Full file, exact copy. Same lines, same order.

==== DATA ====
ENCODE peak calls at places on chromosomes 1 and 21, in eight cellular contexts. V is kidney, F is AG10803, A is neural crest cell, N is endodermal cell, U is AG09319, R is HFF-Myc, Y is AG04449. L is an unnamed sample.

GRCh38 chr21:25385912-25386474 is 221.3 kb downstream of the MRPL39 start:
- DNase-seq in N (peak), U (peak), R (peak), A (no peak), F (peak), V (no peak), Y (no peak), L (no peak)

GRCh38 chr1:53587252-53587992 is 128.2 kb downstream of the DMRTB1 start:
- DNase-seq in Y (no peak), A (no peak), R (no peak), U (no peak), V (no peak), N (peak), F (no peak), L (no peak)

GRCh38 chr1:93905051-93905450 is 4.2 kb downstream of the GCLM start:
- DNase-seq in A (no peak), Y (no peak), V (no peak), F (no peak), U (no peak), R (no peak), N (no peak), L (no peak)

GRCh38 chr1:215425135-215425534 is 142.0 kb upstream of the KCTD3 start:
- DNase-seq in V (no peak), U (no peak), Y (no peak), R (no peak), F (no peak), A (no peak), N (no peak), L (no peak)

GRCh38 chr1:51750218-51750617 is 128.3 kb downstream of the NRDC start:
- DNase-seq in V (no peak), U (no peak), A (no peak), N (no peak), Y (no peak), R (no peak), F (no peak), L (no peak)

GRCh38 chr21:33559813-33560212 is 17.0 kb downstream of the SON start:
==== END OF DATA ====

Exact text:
ENCODE peak calls at places on chromosomes 1 and 21, in eight cellular contexts. V is kidney, F is AG10803, A is neural crest cell, N is endodermal cell, U is AG09319, R is HFF-Myc, Y is AG04449. L is an unnamed sample.

GRCh38 chr21:25385912-25386474 is 221.3 kb downstream of the MRPL39 start:
- DNase-seq in N (peak), U (peak), R (peak), A (no peak), F (peak), V (no peak), Y (no peak), L (no peak)

GRCh38 chr1:53587252-53587992 is 128.2 kb downstream of the DMRTB1 start:
- DNase-seq in Y (no peak), A (no peak), R (no peak), U (no peak), V (no peak), N (peak), F (no peak), L (no peak)

GRCh38 chr1:93905051-93905450 is 4.2 kb downstream of the GCLM start:
- DNase-seq in A (no peak), Y (no peak), V (no peak), F (no peak), U (no peak), R (no peak), N (no peak), L (no peak)

GRCh38 chr1:215425135-215425534 is 142.0 kb upstream of the KCTD3 start:
- DNase-seq in V (no peak), U (no peak), Y (no peak), R (no peak), F (no peak), A (no peak), N (no peak), L (no peak)

GRCh38 chr1:51750218-51750617 is 128.3 kb downstream of the NRDC start:
- DNase-seq in V (no peak), U (no peak), A (no peak), N (no peak), Y (no peak), R (no peak), F (no peak), L (no peak)

GRCh38 chr21:33559813-33560212 is 17.0 kb downstream of the SON start: